Recently when I was giving a keynote talk to a Silicon Valley tech company, I asked the question, “How many of you want a better work/life balance?” Every hand in the room shot up.
I then asked, “How many of you believe you have work/life balance?” Every hand in the room dropped down.
Test it. What if I ask you?
Do you want better work/life balance?
Do you believe you have it?
If you are one of the lucky ones who are living their lives with a sense of serenity and ease, be sure to pass on your secrets! And if you’re not, know that you can get there. Either way, often the first step on the path to achieving that elusive work/life balance is to talk about it.
Talk to Your Friends and Co-Workers
When I encourage you to pass on your work/life balance secrets, I actually do mean it – and if you’re seeking those secrets, ask around for ideas.
It may sound too simple, but I can tell you from experience that it works. The breakthroughs you so desperately want may be only a conversation away. All you have to do is take the initiative.
In that Silicon Valley room, seeing how the participants felt about work/life balance, I gave them some time to talk about it. In small groups they simply shared their best ideas – the ways they, individually, had saved themselves time and found better balance. In the span of just a few minutes, ideas were shared, collected, and adapted around the room. You could practically see the light bulbs going off as participants racked up ideas to save themselves hours and hours of time.
One participant learned how to better set expectations. Her co-worker at the table told her how she starts every meeting by telling everyone exactly how much time she had, and she sticks to it – saving herself at least an hour of meeting overflow time per day in the process. What would you do with an extra hour a day? Could setting expectations in some area of your life help you, too?
Another participant discovered she could save two hours a day by shifting her work hours to avoid traffic. Bay Area commutes are notoriously long, and for a driver whose commute could last 90 minutes each way, a simple change in those work hours could save her, her company and her family (day care!) time and money. Would your company prefer to have you wasting time in traffic, or contributing meaningfully to work on a slightly different schedule? Would your family be happier to have you home more? Would you? If your company is open to flexible work hours, this is something worth bringing up to management.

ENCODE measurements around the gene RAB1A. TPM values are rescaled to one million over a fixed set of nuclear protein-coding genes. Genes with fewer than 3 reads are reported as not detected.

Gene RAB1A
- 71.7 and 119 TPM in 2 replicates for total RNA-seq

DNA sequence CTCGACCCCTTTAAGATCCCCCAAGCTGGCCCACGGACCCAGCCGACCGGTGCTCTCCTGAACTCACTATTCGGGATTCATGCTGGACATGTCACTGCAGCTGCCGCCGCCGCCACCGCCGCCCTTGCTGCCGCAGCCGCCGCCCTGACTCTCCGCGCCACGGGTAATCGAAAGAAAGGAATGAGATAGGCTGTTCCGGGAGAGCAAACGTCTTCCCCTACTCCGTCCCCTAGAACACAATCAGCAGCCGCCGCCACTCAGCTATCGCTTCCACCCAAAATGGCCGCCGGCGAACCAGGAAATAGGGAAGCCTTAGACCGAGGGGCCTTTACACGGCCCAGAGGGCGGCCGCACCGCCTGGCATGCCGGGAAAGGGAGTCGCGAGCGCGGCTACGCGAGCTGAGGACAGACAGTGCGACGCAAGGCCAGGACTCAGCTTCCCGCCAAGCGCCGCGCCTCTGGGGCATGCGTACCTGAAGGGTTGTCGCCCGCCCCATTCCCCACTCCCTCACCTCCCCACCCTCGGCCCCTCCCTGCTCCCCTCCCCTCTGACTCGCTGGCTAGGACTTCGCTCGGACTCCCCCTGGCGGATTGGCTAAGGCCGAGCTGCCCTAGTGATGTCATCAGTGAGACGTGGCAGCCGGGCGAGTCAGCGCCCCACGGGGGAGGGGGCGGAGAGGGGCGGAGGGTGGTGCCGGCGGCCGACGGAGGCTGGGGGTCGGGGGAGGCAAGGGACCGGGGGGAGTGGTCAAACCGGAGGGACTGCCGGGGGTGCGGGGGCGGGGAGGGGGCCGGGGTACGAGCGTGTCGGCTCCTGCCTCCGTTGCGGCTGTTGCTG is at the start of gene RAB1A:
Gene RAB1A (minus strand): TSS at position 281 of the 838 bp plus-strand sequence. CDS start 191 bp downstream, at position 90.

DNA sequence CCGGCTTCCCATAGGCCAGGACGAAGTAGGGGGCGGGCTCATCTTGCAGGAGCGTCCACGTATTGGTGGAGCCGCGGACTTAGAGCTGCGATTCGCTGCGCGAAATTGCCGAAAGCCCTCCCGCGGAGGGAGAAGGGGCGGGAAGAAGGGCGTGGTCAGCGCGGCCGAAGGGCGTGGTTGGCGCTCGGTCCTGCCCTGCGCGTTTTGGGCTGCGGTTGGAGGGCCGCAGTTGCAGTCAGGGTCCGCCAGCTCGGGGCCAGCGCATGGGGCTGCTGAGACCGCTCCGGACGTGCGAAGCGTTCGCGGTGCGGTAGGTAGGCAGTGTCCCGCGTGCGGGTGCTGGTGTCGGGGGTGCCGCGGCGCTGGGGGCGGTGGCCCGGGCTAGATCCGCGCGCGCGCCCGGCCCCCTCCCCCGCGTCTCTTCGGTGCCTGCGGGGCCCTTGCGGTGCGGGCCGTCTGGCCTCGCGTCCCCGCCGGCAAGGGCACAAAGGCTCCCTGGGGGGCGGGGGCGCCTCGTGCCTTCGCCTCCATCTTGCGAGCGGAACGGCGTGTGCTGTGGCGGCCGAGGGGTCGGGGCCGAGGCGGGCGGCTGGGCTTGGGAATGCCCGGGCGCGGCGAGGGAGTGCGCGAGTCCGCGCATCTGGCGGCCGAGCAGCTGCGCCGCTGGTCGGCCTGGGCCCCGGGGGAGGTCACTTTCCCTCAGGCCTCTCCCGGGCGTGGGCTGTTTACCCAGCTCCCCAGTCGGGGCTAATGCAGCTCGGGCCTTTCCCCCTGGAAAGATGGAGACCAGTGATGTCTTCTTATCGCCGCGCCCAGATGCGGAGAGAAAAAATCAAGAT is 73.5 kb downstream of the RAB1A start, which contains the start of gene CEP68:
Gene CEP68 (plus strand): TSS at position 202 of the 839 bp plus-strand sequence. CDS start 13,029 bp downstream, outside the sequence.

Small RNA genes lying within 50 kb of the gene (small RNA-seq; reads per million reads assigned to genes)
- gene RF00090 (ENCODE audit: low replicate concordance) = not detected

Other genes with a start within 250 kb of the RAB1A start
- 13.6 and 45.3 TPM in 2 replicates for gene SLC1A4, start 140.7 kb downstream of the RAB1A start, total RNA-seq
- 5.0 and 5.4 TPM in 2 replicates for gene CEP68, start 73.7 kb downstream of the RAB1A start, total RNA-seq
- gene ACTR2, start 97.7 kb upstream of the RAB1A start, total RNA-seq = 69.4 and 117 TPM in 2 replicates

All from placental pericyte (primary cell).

Perhaps neither of these suggestions fit for you. If you’ve read this far and aren’t getting any new ideas about setting expectations or shifting your work hours, you’ve proven my point: you need to get out there and find your own new ideas. Find the ideas that do help you break through. Want work/life balance? Talk about it. Ask for ideas. Go get your light bulb moment.
Talk to your Partner
Maybe what you need at this stage isn’t to get more ideas, or maybe you already have ideas but just need to put them to work.
One of the key people to involve in this discussion is your partner – your significant other or even your business partner. These are people whose lives are intimately entwined with your own. Are there agreements you need to make? Changes? Requests? Many people go through their days stressed and strapped for time, assuming there’s no way to change the situation, but it could be that if you have the courage to talk to your partner, the two of you can come up with new solutions.
Talk to Your Boss
Just as we make assumptions about what is or isn’t possible with our partners, we can also make assumptions about what is and isn’t possible at work.
Again, when I think about all the leaders I have coached to save them time and help them balance their lives for a more fulfilling and impactful approach, the ideas start rolling.
There was Tom, who brought his baby to work at times when his wife was traveling.
There was Renee, who cut back on travel by mastering the virtual meeting.
There was Kurt, who gave up endless hours of stress, worry and busyness by focusing his role and reconfiguring his team.
As another reminder, the point isn’t that these strategies are the ones that would work for you – although they might – but that all of these strategies came out of new agreements these leaders developed with their boss.
Having a discussion around what you want your job and home life combination to look like is a great step in the right direction. In doing this, you will be able to design the best strategy for your time and find the balance you never thought possible.
Let’s Start Talking!
If you’re ready to create a better balance, try these 7 shortcuts for maximizing your time. You’ll be amazed at what’s possible when you do.